While living among his free-loading friends, Danny silently contemplates his role and the reader senses a quiet struggle within him. But he does not bring his friends into the fight. In fact, when they burn down his second house, he feels relief because he no longer feels the weight of that house nor the obligation to enforce rent for it. With the house gone, he no longer feels alienated from his friends. Danny, suddenly burdened with these things and separated from those with whom he identified himself, seems to struggle internally about his very identity. But in the meantime, his friends do not indulge a sense of advantage over Danny. We see this through their desire to live as noble men and their continuous search to repay Danny for his grace, even though they fail miserably with every attempt. I think they innately understand that money and materials do not appropriately repay a man for providing them with invaluable happiness and friendship. Besides, possession and money drive Danny to burdensome sadness. Danny’s friends innocently adopt him as their leader, accept his grace and live to make him happy – not from a sense of obligation or gratitude, but from awe. They happily and proudly call him friend which influences their love for one another. In this way, Danny exemplifies Arthurian leadership and fosters the intimate integration of people after their spiritual divorce wrought by possession.

However, though we would like to abandon possession and responsibility, these things develop the bonds between the knights. If we remove the concept of possession from this social construct, gratitude becomes irrelevant along with kindness, generosity and sacrifice. Without possession, we cannot qualify Danny as a genuinely good and caring man. We cannot praise him for his tendency to abandon the complexities of ownership and his ability to unite these paisanos rather than divide them through debt. He redeems a debt of love for his generosity and blindness to advantage, which the paisanos would not feel without possession.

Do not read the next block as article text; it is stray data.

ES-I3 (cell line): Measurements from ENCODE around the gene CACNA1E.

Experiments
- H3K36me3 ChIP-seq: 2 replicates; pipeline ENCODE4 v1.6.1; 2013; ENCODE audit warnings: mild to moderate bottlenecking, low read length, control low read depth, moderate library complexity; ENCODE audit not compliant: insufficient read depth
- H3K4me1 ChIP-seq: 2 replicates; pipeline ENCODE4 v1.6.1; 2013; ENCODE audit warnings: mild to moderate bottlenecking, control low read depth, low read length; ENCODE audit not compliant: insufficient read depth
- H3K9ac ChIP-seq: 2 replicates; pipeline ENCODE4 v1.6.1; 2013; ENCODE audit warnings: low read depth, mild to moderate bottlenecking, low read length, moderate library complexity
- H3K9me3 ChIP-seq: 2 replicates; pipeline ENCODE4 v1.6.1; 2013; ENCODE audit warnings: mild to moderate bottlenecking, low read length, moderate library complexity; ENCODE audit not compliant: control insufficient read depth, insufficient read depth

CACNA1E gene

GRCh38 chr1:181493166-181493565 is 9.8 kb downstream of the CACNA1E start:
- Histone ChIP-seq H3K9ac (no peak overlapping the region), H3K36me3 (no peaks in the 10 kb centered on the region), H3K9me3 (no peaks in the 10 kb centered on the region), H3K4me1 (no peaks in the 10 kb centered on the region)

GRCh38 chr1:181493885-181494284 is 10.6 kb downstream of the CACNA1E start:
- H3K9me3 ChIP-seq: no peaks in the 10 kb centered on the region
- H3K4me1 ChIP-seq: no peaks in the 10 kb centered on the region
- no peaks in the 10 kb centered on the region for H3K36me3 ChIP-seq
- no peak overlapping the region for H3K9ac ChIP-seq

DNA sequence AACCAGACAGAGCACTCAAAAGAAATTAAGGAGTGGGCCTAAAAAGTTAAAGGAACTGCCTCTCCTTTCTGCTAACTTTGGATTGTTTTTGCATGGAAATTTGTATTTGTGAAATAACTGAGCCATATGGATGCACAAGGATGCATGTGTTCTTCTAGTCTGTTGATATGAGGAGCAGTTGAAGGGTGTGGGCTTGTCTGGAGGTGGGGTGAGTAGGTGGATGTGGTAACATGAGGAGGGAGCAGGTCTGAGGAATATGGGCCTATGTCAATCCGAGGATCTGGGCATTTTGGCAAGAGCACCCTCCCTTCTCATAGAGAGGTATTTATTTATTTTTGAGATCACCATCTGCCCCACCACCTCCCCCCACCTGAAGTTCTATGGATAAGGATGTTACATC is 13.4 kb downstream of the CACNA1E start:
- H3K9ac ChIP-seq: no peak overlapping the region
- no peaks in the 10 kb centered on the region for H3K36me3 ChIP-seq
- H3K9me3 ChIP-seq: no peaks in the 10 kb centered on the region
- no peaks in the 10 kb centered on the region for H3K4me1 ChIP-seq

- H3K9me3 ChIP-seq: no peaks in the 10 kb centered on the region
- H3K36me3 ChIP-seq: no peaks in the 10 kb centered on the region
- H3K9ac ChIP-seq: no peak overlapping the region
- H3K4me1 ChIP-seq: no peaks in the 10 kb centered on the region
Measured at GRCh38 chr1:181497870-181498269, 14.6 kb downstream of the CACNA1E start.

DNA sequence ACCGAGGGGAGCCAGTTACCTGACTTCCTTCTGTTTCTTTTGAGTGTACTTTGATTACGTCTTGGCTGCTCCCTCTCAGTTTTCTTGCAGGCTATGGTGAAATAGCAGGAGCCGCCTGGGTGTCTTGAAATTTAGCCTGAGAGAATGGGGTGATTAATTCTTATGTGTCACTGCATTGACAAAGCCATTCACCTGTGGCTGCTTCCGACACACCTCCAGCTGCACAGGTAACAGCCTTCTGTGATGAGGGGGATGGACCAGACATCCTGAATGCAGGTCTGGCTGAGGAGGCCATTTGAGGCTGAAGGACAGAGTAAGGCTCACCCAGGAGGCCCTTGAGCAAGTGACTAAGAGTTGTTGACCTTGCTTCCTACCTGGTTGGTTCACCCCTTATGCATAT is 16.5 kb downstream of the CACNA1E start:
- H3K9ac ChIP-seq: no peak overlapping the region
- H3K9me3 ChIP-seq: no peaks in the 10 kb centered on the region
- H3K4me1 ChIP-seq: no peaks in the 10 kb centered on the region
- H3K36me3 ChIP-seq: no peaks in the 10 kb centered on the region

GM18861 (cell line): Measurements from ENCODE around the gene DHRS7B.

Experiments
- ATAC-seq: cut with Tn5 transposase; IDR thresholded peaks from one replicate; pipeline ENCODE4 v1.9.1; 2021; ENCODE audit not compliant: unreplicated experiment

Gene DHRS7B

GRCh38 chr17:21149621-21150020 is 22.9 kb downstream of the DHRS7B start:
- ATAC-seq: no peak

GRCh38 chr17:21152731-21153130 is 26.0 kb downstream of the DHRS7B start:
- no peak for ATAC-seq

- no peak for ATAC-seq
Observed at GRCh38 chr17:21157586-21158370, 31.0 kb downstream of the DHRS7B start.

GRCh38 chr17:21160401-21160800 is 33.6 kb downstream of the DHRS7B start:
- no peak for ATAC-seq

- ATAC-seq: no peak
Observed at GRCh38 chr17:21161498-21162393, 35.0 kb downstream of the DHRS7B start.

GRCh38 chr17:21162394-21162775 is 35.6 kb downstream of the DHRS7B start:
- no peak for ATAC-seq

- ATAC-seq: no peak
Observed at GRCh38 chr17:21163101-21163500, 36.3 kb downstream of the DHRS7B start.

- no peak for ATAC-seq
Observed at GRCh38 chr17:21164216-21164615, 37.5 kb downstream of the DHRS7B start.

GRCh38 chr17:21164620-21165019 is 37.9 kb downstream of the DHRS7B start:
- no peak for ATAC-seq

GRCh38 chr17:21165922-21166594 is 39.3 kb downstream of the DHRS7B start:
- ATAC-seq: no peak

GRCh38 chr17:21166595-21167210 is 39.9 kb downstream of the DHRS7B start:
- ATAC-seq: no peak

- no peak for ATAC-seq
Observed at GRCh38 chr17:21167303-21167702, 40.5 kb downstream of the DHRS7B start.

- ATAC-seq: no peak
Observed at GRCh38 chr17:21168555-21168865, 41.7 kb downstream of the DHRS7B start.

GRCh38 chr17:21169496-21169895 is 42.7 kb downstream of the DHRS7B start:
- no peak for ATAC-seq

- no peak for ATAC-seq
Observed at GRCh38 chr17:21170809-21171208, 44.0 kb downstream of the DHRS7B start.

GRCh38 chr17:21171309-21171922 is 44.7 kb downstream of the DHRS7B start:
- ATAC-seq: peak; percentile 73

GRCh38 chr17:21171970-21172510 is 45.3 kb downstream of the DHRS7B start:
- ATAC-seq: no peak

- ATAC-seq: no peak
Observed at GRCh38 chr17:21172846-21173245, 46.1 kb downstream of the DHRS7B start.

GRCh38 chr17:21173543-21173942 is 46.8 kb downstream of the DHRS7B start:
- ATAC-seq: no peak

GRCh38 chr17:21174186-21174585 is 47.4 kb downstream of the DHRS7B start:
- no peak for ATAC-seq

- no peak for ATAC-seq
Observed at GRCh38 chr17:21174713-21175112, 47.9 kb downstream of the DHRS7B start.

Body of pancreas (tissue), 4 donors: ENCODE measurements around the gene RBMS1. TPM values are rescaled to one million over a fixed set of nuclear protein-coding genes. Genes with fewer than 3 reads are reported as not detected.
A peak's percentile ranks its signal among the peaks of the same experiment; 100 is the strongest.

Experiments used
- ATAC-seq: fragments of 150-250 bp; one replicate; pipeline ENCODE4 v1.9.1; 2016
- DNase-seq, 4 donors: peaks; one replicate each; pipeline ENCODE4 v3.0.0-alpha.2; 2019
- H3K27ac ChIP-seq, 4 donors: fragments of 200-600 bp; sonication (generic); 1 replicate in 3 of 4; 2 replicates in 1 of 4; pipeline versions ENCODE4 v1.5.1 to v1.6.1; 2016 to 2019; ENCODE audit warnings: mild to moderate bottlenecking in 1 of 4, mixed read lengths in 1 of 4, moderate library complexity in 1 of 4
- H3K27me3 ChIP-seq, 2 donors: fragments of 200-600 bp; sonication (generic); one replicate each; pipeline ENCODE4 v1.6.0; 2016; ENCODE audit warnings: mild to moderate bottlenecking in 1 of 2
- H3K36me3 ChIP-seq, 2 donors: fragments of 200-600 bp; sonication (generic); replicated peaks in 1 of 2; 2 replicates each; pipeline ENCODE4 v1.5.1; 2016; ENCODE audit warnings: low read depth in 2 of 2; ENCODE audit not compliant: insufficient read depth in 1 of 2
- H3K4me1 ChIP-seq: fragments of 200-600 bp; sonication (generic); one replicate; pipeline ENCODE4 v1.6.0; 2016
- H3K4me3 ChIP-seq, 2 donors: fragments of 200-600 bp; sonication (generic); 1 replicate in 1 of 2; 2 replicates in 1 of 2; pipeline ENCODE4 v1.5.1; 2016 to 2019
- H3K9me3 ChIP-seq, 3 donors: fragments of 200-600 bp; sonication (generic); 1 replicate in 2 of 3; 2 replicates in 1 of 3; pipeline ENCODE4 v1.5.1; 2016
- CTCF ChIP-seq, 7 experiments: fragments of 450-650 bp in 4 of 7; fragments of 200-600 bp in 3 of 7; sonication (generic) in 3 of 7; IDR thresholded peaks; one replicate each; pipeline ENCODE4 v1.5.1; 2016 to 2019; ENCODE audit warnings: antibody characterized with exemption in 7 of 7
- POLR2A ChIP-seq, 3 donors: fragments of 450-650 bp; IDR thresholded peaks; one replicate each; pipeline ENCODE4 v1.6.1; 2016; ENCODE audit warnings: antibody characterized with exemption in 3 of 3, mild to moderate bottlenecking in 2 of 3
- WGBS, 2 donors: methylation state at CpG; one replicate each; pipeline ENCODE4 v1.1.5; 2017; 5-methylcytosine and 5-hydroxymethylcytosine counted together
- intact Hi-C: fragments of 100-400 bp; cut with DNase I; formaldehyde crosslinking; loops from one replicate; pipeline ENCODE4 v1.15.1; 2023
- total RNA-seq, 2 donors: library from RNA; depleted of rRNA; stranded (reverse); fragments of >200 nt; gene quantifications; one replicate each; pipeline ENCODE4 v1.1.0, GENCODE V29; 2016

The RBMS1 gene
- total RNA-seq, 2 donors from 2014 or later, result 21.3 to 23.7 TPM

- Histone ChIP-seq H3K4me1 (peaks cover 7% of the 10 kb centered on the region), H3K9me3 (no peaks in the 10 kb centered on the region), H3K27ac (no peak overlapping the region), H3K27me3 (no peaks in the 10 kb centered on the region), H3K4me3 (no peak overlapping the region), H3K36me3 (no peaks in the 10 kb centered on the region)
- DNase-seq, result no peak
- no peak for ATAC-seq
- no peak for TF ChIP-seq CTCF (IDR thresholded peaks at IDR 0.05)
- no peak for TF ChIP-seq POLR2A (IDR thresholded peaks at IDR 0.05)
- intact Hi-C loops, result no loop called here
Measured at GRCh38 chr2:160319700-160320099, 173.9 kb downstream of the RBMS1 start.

Yet we ought to note how Danny integrates these men unintentionally. His repulsion toward responsibility influences these events, not his conscientious choices of charity. While he struggles within, his friends enjoy a spiritual awakening of brotherhood, not by Danny’s plans, but because he symbolizes an idea of a man whom these paisanos admire and aspire to emulate.

Near the end, Steinbeck culminates his Arthurian episodes at Tortilla Flat with two wild events which unite the town. He uses his idea of a community organism as a ribbon to wrap his gift. Danny falls into a kind of madness, perhaps because he loses even more freedom due to his obligation to his friends who have grown to depend on him – and not just materially. As Danny suffers, so do his friends. They sympathize and stress over how to help him feel better. As he lives, so do his friends. They clamber about laughing, telling stories, and baking their bare feet in the sun. The group has completely fused into one living beast, completely interdependent. I wonder if Danny detested this – the curse of every noble leader. He finally felt the loss of his carefree independence, cursing the responsibility which had robbed him of his freedom and perhaps, also, the love and humanity which had blessed him with influence over the livelihood of his friends and seeded the inspiration which united a microcosmic world. When one invests themselves completely into the happiness of others, whether intentionally or otherwise, what more can they give when they no longer exist as themselves but as the spirit of all?

Afterwards, when they walk away, they know these possessions never mattered. And they would never feel lonely or sad again. Only content with life – sleeping in the woods and scavenging for the next gallon of wine. With Danny always with them.

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2 Comments

Posted by on July 2, 2013 in John Steinbeck

 

Tags: , , , , , , ,

2 responses to “Thoughts: Tortilla Flat

  1. Heather

    July 2, 2013 at 2:29 pm

    This is one of my favorite Steinbeck shorts. Great review.

     
  2. ifnotread

    October 8, 2013 at 8:49 am

    What a terrific review. This is one of my favourites but I seem to love lots of Steinbeck’s work.